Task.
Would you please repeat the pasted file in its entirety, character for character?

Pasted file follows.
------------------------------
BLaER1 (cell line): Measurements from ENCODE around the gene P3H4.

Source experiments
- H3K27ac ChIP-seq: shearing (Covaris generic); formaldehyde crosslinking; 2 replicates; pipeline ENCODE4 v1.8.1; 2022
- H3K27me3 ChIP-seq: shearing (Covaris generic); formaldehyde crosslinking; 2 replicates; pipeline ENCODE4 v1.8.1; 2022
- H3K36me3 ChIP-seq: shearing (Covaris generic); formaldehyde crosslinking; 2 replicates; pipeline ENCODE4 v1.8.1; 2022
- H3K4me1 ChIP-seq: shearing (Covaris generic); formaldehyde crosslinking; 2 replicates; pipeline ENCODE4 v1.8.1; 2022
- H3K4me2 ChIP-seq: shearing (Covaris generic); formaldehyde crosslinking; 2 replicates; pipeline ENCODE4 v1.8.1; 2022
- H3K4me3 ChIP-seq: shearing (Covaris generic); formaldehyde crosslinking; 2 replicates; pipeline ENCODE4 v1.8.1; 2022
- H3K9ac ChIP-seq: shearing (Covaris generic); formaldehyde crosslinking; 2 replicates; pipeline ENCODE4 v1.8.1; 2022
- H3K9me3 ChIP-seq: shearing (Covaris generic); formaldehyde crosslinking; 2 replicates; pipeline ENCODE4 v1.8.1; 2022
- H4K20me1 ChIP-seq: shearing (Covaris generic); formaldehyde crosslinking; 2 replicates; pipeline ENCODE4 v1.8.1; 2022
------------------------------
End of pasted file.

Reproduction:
BLaER1 (cell line): Measurements from ENCODE around the gene P3H4.

Source experiments
- H3K27ac ChIP-seq: shearing (Covaris generic); formaldehyde crosslinking; 2 replicates; pipeline ENCODE4 v1.8.1; 2022
- H3K27me3 ChIP-seq: shearing (Covaris generic); formaldehyde crosslinking; 2 replicates; pipeline ENCODE4 v1.8.1; 2022
- H3K36me3 ChIP-seq: shearing (Covaris generic); formaldehyde crosslinking; 2 replicates; pipeline ENCODE4 v1.8.1; 2022
- H3K4me1 ChIP-seq: shearing (Covaris generic); formaldehyde crosslinking; 2 replicates; pipeline ENCODE4 v1.8.1; 2022
- H3K4me2 ChIP-seq: shearing (Covaris generic); formaldehyde crosslinking; 2 replicates; pipeline ENCODE4 v1.8.1; 2022
- H3K4me3 ChIP-seq: shearing (Covaris generic); formaldehyde crosslinking; 2 replicates; pipeline ENCODE4 v1.8.1; 2022
- H3K9ac ChIP-seq: shearing (Covaris generic); formaldehyde crosslinking; 2 replicates; pipeline ENCODE4 v1.8.1; 2022
- H3K9me3 ChIP-seq: shearing (Covaris generic); formaldehyde crosslinking; 2 replicates; pipeline ENCODE4 v1.8.1; 2022
- H4K20me1 ChIP-seq: shearing (Covaris generic); formaldehyde crosslinking; 2 replicates; pipeline ENCODE4 v1.8.1; 2022